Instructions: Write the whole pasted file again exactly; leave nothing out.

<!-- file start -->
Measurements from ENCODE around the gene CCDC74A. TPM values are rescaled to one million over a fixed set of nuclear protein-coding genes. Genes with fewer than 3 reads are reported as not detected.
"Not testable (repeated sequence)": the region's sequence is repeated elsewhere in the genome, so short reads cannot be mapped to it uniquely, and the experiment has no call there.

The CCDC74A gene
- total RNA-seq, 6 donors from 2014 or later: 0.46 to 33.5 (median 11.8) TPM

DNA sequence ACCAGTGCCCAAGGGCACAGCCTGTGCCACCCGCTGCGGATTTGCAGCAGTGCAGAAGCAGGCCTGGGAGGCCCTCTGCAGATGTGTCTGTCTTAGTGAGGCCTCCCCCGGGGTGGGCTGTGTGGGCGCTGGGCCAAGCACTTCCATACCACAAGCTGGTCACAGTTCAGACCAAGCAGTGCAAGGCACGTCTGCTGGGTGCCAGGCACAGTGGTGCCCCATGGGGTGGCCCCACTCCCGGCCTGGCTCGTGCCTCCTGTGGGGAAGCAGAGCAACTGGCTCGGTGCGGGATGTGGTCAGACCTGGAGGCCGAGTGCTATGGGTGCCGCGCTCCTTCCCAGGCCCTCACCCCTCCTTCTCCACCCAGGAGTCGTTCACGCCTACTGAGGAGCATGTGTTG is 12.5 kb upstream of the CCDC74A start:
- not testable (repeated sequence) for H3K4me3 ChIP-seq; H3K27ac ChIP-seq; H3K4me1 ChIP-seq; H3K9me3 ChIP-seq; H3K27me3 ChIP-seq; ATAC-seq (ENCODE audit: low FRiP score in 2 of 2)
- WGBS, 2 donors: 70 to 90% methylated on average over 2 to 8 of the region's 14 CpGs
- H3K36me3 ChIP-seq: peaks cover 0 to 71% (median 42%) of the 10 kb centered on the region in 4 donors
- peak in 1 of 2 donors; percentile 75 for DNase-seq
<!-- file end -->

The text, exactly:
Measurements from ENCODE around the gene CCDC74A. TPM values are rescaled to one million over a fixed set of nuclear protein-coding genes. Genes with fewer than 3 reads are reported as not detected.
"Not testable (repeated sequence)": the region's sequence is repeated elsewhere in the genome, so short reads cannot be mapped to it uniquely, and the experiment has no call there.

The CCDC74A gene
- total RNA-seq, 6 donors from 2014 or later: 0.46 to 33.5 (median 11.8) TPM

DNA sequence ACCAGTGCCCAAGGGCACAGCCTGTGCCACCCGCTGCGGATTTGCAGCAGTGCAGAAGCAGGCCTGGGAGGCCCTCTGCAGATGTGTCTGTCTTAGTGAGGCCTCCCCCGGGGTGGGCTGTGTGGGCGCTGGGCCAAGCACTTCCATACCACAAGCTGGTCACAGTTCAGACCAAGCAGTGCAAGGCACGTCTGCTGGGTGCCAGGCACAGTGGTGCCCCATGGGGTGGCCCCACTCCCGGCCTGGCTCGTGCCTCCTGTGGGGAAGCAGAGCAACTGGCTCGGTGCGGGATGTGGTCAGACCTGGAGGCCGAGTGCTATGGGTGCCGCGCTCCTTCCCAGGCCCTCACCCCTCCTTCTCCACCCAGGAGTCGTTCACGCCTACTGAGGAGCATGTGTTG is 12.5 kb upstream of the CCDC74A start:
- not testable (repeated sequence) for H3K4me3 ChIP-seq; H3K27ac ChIP-seq; H3K4me1 ChIP-seq; H3K9me3 ChIP-seq; H3K27me3 ChIP-seq; ATAC-seq (ENCODE audit: low FRiP score in 2 of 2)
- WGBS, 2 donors: 70 to 90% methylated on average over 2 to 8 of the region's 14 CpGs
- H3K36me3 ChIP-seq: peaks cover 0 to 71% (median 42%) of the 10 kb centered on the region in 4 donors
- peak in 1 of 2 donors; percentile 75 for DNase-seq